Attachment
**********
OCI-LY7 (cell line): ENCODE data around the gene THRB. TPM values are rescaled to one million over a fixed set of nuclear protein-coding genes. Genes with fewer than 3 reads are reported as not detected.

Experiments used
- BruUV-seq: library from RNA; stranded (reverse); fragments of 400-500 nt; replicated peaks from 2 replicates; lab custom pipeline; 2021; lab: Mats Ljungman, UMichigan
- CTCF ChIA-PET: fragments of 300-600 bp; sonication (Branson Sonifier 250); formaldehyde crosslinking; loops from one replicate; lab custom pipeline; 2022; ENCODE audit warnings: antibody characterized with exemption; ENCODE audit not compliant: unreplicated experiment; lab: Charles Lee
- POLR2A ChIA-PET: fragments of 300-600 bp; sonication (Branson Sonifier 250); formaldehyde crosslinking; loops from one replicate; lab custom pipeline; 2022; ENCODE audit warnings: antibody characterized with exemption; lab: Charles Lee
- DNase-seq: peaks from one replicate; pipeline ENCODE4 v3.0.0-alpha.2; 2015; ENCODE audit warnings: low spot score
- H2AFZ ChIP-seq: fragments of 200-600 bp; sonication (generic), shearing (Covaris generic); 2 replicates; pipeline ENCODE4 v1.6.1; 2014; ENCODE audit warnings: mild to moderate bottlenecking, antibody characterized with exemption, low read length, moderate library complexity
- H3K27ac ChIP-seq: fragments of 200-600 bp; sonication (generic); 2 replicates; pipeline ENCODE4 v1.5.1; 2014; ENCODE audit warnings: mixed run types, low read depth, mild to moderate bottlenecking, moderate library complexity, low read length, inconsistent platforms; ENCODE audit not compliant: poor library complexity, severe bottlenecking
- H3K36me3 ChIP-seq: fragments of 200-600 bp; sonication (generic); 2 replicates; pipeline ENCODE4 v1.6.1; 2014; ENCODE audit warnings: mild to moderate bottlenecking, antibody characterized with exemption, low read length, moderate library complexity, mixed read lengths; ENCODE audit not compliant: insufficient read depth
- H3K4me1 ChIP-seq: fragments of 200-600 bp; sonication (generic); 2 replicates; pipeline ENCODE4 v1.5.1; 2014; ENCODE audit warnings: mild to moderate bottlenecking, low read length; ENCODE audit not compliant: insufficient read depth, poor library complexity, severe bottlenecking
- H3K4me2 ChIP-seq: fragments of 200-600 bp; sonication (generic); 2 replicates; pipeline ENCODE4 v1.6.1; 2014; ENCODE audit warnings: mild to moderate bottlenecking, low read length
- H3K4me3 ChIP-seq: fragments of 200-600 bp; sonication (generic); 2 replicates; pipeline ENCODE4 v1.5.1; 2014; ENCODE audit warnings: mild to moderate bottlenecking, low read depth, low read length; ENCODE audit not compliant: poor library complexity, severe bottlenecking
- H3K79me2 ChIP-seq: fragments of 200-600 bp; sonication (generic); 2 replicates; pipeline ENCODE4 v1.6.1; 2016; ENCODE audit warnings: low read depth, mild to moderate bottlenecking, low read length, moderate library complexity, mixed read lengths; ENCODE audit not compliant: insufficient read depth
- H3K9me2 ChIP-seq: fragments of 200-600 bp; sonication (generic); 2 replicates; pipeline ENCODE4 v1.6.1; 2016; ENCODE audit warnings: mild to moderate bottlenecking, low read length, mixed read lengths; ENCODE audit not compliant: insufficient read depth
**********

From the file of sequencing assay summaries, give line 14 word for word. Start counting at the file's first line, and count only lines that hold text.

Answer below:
- H3K9me2 ChIP-seq: fragments of 200-600 bp; sonication (generic); 2 replicates; pipeline ENCODE4 v1.6.1; 2016; ENCODE audit warnings: mild to moderate bottlenecking, low read length, mixed read lengths; ENCODE audit not compliant: insufficient read depth